Official urges "accepting of institutions in north"

Ministry for Kosovo State Secretary Oliver Ivanović says it will be "hard to remove parallel institutions in Kosovo".

Izvor: B92

Tuesday, 20.12.2011.

12:30

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Ministry for Kosovo State Secretary Oliver Ivanovic says it will be "hard to remove parallel institutions in Kosovo". "It would be easier for both Pristina and the international community to instead accept them," he told B92, in reference to the Serbian institutions in Kosovo. Official urges "accepting of institutions in north" Unlike German Chancellor Angela Merkel, Serbia views the issue of what parallel institutions are differently, he stated, and added that this was "legitimate, because it is about a part of territory that Serbia considers its own". "That mwans we have both the constitutional right and obligation to offer to the people (in Kosovo) all those services available to any other citizens in other parts of our territory. Health care and education cannot be parallel institutions under any circumstances, and what international representatives and even Mrs. Merkel insist, I think relates to the local self-government," said Ivanovic. He was commenting on Merkel's statement that Serbia would have to "abolish parallel institutions in the north", among other conditions, in order to become a candidate for EU membership. Northern Kosovo has a Serb majority that rejects the ethnic Albanian unilateral declaration of independence, and the authority of the government in Pristina. Ivanovic believes that "it will be hard to remove" the Serbs' local self-governments, "because they have no alternative to that, especially in the north": "In the north there only those parallel institutions and I think it will be much easier for the international community and Pristina to accept them as interlocutors, because they will not have any others." Asked what would happen if by March Serbia did not make progress in what the EU required regarding Kosovo, Ivanovic said that some EU countries decided "fairly easily" to apply additional pressure on Serbia. "That gave the results that it gave, and those are that nobody here was, so to speak, committing suicide and pulling their hair because we were not given (EU membership) candidate status. We will simply carry on with or without the candidature. The EU remains a strategic goal. We cannot implement social and institutional and behavioral changes without the help and if you will a mild pressure from the EU," said he. But this official noted that "strong pressure" caused "counter-effects" with Serbians: "It's no wonder that euro-skepticism is growing, because we believe that the pressure is ever increasing and that it is not principled, and that there was no such pressure on others who found themselves in our situation." According to Ivanovic, "a lot of time remains until March to make progress in what Brussels is demanding", and that "an important and legitimate partner in that will be Serbs from northern Kosovo". The government, he concluded, "will have to talk to them more". (Beta, file)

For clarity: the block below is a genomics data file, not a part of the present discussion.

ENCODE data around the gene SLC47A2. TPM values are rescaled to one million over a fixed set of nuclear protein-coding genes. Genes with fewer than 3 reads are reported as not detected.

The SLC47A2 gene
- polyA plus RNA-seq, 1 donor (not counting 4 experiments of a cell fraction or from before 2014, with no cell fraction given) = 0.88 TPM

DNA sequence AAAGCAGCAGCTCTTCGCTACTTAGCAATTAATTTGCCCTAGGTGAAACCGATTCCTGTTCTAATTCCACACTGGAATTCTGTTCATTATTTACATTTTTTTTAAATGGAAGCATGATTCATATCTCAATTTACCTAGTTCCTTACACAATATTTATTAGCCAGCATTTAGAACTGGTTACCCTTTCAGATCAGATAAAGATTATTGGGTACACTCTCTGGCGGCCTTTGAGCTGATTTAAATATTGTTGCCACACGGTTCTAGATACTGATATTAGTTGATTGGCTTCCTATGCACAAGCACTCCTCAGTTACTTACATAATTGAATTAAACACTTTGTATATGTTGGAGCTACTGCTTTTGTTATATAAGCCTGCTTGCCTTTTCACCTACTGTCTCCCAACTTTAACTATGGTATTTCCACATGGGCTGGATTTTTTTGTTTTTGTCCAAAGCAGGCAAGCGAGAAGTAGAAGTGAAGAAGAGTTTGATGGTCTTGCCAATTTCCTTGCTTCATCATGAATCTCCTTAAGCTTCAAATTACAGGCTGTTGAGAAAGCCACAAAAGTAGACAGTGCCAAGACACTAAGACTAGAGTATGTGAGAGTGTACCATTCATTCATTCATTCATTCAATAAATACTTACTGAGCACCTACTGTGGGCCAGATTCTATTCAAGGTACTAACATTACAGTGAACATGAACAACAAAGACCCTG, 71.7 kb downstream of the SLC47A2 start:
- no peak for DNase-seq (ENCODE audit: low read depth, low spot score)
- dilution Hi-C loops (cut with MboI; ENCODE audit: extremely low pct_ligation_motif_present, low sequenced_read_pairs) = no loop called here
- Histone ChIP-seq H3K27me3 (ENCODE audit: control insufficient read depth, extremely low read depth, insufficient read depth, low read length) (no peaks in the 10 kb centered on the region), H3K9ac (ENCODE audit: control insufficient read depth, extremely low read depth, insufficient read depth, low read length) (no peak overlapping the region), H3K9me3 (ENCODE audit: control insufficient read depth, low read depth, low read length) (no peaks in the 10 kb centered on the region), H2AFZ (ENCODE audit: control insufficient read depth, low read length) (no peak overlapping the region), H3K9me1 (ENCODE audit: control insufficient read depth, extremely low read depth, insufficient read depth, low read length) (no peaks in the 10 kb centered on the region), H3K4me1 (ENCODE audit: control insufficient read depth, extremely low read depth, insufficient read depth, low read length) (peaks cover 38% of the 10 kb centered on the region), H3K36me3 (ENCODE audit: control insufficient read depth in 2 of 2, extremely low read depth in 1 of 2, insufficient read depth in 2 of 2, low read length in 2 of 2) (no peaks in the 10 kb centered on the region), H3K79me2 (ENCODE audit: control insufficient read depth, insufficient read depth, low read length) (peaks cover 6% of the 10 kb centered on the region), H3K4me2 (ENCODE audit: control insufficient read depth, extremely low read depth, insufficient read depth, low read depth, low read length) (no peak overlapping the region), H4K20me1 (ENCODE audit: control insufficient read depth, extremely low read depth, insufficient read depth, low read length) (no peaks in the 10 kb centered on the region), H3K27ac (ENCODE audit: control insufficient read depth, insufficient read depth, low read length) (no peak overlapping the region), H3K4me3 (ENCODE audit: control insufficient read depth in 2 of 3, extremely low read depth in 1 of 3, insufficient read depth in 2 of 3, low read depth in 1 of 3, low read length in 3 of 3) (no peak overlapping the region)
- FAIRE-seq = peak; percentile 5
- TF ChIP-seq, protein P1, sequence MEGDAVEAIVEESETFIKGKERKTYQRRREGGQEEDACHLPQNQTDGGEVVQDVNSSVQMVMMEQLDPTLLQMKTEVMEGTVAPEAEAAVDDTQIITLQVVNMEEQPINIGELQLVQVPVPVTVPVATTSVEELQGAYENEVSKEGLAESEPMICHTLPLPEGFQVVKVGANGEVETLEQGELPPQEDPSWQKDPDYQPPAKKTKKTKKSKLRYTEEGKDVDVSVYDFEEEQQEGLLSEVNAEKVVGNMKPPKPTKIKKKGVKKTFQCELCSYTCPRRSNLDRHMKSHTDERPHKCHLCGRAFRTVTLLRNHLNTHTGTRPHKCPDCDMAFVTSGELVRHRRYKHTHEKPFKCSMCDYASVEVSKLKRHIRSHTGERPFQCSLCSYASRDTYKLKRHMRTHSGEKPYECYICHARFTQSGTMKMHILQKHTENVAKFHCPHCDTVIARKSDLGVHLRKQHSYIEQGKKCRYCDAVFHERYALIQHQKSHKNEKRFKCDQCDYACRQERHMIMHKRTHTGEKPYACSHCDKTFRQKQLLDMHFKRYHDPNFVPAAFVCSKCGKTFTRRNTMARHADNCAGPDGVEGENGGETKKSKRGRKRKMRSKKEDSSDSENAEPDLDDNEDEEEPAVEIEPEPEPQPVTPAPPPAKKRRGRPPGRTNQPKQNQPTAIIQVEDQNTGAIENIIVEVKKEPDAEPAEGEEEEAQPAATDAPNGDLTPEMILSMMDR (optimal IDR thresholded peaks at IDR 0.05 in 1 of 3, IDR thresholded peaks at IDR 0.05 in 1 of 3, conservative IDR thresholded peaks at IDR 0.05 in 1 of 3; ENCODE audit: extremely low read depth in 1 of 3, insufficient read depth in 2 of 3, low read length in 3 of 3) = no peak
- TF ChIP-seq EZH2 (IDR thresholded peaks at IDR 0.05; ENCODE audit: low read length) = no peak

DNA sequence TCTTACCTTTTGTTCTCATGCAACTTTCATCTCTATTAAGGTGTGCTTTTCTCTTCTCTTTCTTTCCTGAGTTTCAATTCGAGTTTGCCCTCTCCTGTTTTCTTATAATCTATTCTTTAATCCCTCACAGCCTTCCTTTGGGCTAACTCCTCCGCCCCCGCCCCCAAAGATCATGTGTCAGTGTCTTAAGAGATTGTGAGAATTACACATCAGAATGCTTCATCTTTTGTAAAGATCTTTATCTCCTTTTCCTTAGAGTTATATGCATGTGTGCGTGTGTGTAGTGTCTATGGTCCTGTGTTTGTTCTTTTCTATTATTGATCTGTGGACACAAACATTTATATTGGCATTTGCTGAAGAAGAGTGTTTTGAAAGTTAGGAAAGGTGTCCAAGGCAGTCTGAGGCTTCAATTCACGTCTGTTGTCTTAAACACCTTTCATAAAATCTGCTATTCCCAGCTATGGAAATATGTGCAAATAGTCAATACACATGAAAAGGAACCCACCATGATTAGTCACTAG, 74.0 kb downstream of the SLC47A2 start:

Official urges "accepting of institutions in north"

Unlike German Chancellor Angela Merkel, Serbia views the issue of what parallel institutions are differently, he stated, and added that this was "legitimate, because it is about a part of territory that Serbia considers its own".

"That mwans we have both the constitutional right and obligation to offer to the people (in Kosovo) all those services available to any other citizens in other parts of our territory. Health care and education cannot be parallel institutions under any circumstances, and what international representatives and even Mrs. Merkel insist, I think relates to the local self-government," said Ivanović.

He was commenting on Merkel's statement that Serbia would have to "abolish parallel institutions in the north", among other conditions, in order to become a candidate for EU membership.

Northern Kosovo has a Serb majority that rejects the ethnic Albanian unilateral declaration of independence, and the authority of the government in Priština.

Ivanović believes that "it will be hard to remove" the Serbs' local self-governments, "because they have no alternative to that, especially in the north":

"In the north there only those parallel institutions and I think it will be much easier for the international community and Priština to accept them as interlocutors, because they will not have any others."

Asked what would happen if by March Serbia did not make progress in what the EU required regarding Kosovo, Ivanović said that some EU countries decided "fairly easily" to apply additional pressure on Serbia.

"That gave the results that it gave, and those are that nobody here was, so to speak, committing suicide and pulling their hair because we were not given (EU membership) candidate status. We will simply carry on with or without the candidature. The EU remains a strategic goal. We cannot implement social and institutional and behavioral changes without the help and if you will a mild pressure from the EU," said he.

But this official noted that "strong pressure" caused "counter-effects" with Serbians:

"It's no wonder that euro-skepticism is growing, because we believe that the pressure is ever increasing and that it is not principled, and that there was no such pressure on others who found themselves in our situation."

According to Ivanović, "a lot of time remains until March to make progress in what Brussels is demanding", and that "an important and legitimate partner in that will be Serbs from northern Kosovo". The government, he concluded, "will have to talk to them more".

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